It turns out that sniffing a chemical from testosterone, the male sex hormone, causes a response in the sexual area of gay men's brains, just as it does in the brains of straight women, but not in the brains of straight men.
"It is one more piece of evidence ... that is showing that sexual orientation is not all learned," said Sandra Witelson, an expert on brain anatomy and sexual orientation at the Michael G. DeGroote School of Medicine at McMaster University in Ontario, Canada.
Witelson, who was not part of the research team that conducted the study, said the findings show a biological involvement in sexual orientation.
They exposed heterosexual men and women and homosexual men to chemicals derived from male and female sex hormones.
These chemicals are thought to be pheromones — molecules known to trigger responses such as defense and sex in many animals.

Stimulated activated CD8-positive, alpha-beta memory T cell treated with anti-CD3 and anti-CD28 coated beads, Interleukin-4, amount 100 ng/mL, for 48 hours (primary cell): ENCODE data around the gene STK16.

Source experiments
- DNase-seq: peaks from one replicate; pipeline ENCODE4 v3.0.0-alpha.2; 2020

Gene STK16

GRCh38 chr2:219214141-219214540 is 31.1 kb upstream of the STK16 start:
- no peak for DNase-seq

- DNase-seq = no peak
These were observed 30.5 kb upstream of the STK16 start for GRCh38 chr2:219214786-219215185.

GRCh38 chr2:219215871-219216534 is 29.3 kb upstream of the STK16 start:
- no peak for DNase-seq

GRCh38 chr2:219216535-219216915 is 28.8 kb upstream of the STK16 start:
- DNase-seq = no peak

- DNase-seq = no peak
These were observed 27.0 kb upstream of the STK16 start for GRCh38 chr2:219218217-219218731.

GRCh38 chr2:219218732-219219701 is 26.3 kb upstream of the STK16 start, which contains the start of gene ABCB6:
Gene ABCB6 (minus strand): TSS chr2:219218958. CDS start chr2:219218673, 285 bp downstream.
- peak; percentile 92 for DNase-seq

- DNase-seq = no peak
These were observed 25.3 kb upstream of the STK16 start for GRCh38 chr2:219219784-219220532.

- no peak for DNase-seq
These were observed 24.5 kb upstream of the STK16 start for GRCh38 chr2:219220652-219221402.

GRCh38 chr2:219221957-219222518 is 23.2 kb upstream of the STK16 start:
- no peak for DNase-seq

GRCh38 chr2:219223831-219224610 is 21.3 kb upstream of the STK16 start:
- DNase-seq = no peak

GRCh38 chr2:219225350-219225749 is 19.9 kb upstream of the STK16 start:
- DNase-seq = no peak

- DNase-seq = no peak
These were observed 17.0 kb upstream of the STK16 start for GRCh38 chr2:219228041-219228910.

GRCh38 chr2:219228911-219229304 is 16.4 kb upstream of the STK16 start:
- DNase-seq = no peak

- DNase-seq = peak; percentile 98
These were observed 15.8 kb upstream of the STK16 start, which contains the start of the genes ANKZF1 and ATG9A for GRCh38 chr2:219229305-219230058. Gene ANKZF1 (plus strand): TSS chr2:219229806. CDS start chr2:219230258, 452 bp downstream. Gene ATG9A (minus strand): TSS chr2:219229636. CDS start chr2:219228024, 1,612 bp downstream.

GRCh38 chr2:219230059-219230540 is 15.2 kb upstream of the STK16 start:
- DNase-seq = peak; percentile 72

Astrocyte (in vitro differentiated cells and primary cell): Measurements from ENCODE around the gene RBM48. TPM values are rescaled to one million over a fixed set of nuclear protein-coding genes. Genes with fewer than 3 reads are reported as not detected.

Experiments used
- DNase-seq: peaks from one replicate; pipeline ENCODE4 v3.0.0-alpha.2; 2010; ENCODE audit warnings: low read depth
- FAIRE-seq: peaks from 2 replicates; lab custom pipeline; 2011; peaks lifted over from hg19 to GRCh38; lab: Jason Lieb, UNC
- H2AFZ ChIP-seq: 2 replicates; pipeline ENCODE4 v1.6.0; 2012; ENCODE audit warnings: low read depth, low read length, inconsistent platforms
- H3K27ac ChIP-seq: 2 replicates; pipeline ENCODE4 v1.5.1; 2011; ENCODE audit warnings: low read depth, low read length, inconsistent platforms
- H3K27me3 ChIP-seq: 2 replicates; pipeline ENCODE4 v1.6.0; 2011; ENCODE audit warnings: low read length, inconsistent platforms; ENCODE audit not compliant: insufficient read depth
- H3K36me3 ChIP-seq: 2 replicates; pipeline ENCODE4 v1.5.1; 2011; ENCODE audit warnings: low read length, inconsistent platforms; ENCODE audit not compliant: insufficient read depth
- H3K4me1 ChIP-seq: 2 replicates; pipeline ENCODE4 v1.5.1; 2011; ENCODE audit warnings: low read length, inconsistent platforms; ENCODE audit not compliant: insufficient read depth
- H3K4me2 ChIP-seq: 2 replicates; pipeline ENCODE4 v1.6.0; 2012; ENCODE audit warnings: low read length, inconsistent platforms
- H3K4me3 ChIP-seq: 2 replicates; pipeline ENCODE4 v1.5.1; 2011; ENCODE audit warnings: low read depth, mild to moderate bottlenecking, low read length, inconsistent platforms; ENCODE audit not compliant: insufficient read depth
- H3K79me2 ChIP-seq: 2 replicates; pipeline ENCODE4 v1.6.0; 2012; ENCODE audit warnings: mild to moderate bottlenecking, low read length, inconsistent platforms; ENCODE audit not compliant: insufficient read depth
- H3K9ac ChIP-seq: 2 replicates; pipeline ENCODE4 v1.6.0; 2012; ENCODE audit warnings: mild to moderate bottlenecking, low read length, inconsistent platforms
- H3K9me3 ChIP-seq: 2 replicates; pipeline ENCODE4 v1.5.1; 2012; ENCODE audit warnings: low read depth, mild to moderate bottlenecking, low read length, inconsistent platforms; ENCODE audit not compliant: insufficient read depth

Whether humans respond to pheromones has been debated, although in 2000 American researchers reported finding a gene that they believe directs a human pheromone receptor in the nose.
The Swedish study was one of a series looking at whether parts of the brain involved in reproduction differ in response to odors and pheromones, lead researcher Ivanka Savic said.
The brains of different groups responded similarly to ordinary odors such as lavender, but differed in their response to the chemicals thought to be pheromones, Savic said.
The Swedish researchers divided 36 subjects into three groups — heterosexual men, heterosexual women and homosexual men. They studied the brain response to sniffing the chemicals, using PET scans. All the subjects were healthy, unmedicated, right-handed and HIV negative.
When they sniffed smells like cedar or lavender, all of the subjects' brains reacted only in the olfactory region that handles smells.
But when confronted by a chemical from testosterone, the male hormone, portions of the brains active in sexual activity were activated in straight women and in gay men, but not in straight men, the researchers found.